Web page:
GENEALOGY-DNA-L ArchivesArchiver > GENEALOGY-DNA > 2010-11 > 1291126795
From: Mike W <>
Subject: Re: [DNA] R1b and R1a fate
Date: Tue, 30 Nov 2010 08:19:55 -0600
Dear Didier or Bernard,
I see your scenario describes two different waves of R1b folks into
Europe, one into the Balkans and a second somehow to Portugal and this
second wave then established the Beaker Culture.
The two large subclades of R1b in Western Europe, according to the
Myres study ("A major Y-chromosome haplogroup R1b Holocene era...")
are R-U106 and R-P312. Together, with their R-L11* "brothers", they
make up over 95% of the R1b there.
How do the expansions of R-P312 and R-U106 fit into your scenario?
You didn't list a wave of R1b from the Pontic Steppes that went north
first and then west around the Carpathian Mountains. Do you think R1b
did not travel that route? The reason I ask is that Myres' coalescence
times indicate an older age for R-U106 in Poland and the Baltic
states. Do you propose that R-U106 went south around the Carpathians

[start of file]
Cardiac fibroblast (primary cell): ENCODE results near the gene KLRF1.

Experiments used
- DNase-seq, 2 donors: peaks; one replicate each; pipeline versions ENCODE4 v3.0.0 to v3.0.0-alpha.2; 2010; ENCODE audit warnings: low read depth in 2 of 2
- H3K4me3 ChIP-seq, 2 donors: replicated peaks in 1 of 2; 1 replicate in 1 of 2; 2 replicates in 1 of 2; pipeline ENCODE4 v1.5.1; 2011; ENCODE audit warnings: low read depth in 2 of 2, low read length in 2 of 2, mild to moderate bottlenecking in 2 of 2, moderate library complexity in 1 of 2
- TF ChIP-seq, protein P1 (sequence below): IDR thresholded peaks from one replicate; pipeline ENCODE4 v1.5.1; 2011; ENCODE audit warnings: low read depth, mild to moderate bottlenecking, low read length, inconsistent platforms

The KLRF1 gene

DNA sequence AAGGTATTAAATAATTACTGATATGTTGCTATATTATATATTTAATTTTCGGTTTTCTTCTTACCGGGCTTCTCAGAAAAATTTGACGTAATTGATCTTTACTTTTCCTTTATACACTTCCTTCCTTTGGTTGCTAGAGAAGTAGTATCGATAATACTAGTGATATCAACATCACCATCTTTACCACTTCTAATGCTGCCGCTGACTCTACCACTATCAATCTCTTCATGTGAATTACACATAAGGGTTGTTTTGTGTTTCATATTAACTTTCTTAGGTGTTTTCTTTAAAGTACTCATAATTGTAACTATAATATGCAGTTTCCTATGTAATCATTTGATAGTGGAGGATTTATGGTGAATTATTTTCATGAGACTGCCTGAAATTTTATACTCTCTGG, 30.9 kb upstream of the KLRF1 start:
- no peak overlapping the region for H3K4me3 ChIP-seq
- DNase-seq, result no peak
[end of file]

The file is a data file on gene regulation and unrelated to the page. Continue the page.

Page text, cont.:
and then north into Poland versus directly north and west?
Please note that I recognize many of these migrations were probably
not purely of a single haplogroup, so I'm asking these questions from
a majority or prevailing frequency perspective.
Regards, Mike W
---------- Vernade Didier wrote:
.... The key starting point is the Yamnaya culture, often cited as
typically IE. The first map is showing the arrival of R1b in the
Balkans : http://secher.bernard.free.fr/YamnayaMigrations.jpg ... A
separate wave of R1b is supposed to have reached Portugal by a
different way ; this group is responsible for the onset of the Beaker
culture and a logical consequence is that Beaker folks are believed to
have spoken an IE language. Here is a map of the diffusion of the
Beaker culture following O. Lemercier :
|Re: [DNA] R1b and R1a fate by Mike W <>|